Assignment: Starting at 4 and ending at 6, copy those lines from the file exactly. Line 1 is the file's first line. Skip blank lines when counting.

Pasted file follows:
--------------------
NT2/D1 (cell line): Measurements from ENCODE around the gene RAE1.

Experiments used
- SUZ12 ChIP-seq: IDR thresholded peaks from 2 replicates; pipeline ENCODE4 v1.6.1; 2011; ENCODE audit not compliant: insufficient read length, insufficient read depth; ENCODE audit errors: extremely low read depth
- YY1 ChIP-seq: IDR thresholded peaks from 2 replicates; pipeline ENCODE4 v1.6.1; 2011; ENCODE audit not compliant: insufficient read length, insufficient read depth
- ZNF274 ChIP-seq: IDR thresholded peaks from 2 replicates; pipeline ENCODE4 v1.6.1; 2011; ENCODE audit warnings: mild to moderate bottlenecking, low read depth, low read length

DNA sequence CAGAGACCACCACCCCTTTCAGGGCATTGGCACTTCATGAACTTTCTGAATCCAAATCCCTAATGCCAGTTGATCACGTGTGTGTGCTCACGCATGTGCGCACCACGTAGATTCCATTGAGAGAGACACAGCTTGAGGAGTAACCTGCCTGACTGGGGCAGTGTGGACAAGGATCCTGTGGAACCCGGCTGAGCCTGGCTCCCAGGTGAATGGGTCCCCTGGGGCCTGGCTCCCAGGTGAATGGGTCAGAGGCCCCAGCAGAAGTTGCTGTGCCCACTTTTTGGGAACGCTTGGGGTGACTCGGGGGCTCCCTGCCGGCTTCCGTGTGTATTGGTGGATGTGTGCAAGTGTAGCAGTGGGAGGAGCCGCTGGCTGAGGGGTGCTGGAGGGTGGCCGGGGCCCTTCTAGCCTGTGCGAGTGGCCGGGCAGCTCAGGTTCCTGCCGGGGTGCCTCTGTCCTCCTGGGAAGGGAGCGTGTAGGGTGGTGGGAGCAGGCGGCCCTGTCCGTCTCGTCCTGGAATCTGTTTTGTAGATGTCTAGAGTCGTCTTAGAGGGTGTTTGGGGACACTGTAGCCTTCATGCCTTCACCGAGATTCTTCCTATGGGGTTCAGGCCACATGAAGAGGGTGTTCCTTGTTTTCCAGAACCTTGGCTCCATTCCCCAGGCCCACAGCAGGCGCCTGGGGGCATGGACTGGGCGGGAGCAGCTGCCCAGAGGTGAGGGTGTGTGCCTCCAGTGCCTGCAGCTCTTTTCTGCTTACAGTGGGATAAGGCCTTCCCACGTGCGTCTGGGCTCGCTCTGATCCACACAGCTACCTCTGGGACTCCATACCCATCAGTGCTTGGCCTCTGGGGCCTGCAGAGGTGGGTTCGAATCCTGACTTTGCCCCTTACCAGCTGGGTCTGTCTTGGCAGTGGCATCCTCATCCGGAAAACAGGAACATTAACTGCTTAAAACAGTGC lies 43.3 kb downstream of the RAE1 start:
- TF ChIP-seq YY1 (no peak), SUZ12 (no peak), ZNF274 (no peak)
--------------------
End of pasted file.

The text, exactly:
- YY1 ChIP-seq: IDR thresholded peaks from 2 replicates; pipeline ENCODE4 v1.6.1; 2011; ENCODE audit not compliant: insufficient read length, insufficient read depth
- ZNF274 ChIP-seq: IDR thresholded peaks from 2 replicates; pipeline ENCODE4 v1.6.1; 2011; ENCODE audit warnings: mild to moderate bottlenecking, low read depth, low read length

DNA sequence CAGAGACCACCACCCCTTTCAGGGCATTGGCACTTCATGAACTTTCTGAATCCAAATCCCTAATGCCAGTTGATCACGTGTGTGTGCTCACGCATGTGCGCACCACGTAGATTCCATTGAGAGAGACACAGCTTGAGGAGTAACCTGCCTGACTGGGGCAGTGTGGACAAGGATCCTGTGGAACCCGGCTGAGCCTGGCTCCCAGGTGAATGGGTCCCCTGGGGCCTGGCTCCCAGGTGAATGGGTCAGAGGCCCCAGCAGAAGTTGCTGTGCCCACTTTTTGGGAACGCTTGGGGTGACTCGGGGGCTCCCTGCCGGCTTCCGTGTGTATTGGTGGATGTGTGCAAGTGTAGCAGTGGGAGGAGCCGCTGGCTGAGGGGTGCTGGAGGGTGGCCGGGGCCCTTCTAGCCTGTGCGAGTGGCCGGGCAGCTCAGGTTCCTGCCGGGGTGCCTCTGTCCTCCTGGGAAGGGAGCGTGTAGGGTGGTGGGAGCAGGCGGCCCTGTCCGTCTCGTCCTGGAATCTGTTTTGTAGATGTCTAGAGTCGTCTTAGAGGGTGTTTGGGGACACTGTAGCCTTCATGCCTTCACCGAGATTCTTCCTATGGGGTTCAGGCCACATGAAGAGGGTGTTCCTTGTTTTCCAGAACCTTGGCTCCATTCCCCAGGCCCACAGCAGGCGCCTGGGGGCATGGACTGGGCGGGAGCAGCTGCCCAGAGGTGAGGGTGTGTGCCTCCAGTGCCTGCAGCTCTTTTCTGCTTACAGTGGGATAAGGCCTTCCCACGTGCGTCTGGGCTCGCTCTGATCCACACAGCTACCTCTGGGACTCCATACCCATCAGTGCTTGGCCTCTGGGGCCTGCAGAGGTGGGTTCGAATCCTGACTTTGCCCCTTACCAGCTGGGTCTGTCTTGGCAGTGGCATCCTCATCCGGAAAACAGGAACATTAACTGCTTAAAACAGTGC lies 43.3 kb downstream of the RAE1 start: